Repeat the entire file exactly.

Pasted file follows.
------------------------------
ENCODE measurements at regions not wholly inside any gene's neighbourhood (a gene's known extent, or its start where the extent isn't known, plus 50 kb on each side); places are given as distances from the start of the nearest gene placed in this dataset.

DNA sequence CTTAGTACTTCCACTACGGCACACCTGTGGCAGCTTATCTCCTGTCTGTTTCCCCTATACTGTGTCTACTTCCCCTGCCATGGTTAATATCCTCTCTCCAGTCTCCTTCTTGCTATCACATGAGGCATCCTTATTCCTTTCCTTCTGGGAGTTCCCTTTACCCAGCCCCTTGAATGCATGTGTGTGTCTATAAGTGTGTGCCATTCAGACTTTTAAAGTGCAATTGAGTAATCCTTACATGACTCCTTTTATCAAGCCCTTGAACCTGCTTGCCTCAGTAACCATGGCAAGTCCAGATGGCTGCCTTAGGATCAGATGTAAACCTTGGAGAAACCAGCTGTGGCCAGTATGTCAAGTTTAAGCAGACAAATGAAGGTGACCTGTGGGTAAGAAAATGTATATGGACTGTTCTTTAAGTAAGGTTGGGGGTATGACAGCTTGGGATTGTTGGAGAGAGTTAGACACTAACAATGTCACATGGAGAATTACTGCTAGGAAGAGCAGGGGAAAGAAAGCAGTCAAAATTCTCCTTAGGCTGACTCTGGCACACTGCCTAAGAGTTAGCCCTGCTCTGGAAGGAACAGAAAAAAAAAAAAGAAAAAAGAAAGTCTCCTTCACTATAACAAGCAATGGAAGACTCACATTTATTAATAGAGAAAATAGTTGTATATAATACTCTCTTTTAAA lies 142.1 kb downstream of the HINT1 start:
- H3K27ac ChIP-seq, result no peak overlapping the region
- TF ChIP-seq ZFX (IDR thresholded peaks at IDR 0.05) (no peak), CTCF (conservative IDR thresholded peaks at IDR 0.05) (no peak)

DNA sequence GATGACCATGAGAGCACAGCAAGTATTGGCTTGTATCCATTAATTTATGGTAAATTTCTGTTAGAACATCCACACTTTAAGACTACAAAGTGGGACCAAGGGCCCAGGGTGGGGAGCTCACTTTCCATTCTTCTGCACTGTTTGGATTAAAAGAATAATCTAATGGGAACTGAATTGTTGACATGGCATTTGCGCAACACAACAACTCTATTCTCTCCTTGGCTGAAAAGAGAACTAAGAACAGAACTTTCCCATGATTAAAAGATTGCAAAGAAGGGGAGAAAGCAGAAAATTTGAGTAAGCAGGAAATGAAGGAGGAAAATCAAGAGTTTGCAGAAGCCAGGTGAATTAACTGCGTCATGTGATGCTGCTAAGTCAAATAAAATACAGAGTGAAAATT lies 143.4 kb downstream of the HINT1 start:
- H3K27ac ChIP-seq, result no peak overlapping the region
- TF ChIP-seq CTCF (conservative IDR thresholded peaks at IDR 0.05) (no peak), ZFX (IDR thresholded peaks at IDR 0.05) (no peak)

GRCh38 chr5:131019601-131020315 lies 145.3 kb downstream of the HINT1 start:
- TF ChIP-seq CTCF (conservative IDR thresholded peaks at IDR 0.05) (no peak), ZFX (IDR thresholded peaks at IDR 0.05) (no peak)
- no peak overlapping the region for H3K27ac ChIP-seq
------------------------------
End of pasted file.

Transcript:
ENCODE measurements at regions not wholly inside any gene's neighbourhood (a gene's known extent, or its start where the extent isn't known, plus 50 kb on each side); places are given as distances from the start of the nearest gene placed in this dataset.

DNA sequence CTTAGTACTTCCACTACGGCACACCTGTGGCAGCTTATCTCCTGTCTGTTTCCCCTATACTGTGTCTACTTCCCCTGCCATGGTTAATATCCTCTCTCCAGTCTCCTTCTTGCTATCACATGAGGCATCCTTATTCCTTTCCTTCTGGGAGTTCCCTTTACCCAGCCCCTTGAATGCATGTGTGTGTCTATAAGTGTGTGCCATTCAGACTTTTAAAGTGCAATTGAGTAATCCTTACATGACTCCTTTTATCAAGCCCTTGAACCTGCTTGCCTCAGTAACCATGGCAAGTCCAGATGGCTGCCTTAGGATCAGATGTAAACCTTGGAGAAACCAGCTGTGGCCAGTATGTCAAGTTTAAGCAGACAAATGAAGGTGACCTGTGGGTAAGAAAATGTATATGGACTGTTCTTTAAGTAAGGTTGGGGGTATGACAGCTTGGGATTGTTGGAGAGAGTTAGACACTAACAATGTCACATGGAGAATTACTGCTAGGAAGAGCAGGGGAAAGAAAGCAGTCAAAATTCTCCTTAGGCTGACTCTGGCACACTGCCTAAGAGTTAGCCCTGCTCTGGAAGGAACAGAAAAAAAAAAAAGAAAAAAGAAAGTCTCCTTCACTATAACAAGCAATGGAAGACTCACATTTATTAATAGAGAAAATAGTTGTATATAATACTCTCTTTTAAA lies 142.1 kb downstream of the HINT1 start:
- H3K27ac ChIP-seq, result no peak overlapping the region
- TF ChIP-seq ZFX (IDR thresholded peaks at IDR 0.05) (no peak), CTCF (conservative IDR thresholded peaks at IDR 0.05) (no peak)

DNA sequence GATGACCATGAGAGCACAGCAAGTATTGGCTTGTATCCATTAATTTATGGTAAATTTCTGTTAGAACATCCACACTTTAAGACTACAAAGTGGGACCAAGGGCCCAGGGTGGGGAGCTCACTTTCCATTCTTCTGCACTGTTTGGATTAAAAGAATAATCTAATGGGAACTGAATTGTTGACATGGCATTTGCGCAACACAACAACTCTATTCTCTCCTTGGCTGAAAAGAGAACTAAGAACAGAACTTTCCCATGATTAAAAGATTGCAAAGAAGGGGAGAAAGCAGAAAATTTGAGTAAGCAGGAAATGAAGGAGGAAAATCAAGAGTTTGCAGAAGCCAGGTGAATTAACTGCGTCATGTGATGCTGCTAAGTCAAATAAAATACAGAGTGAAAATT lies 143.4 kb downstream of the HINT1 start:
- H3K27ac ChIP-seq, result no peak overlapping the region
- TF ChIP-seq CTCF (conservative IDR thresholded peaks at IDR 0.05) (no peak), ZFX (IDR thresholded peaks at IDR 0.05) (no peak)

GRCh38 chr5:131019601-131020315 lies 145.3 kb downstream of the HINT1 start:
- TF ChIP-seq CTCF (conservative IDR thresholded peaks at IDR 0.05) (no peak), ZFX (IDR thresholded peaks at IDR 0.05) (no peak)
- no peak overlapping the region for H3K27ac ChIP-seq